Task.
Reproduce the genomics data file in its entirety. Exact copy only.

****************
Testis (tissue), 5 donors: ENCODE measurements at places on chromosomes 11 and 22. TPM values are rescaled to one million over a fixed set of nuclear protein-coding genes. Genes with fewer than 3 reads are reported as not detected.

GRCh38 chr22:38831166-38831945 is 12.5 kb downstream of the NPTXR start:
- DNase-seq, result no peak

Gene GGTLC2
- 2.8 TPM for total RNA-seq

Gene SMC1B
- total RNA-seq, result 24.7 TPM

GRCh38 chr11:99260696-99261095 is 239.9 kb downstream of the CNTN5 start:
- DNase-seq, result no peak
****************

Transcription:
Testis (tissue), 5 donors: ENCODE measurements at places on chromosomes 11 and 22. TPM values are rescaled to one million over a fixed set of nuclear protein-coding genes. Genes with fewer than 3 reads are reported as not detected.

GRCh38 chr22:38831166-38831945 is 12.5 kb downstream of the NPTXR start:
- DNase-seq, result no peak

Gene GGTLC2
- 2.8 TPM for total RNA-seq

Gene SMC1B
- total RNA-seq, result 24.7 TPM

GRCh38 chr11:99260696-99261095 is 239.9 kb downstream of the CNTN5 start:
- DNase-seq, result no peak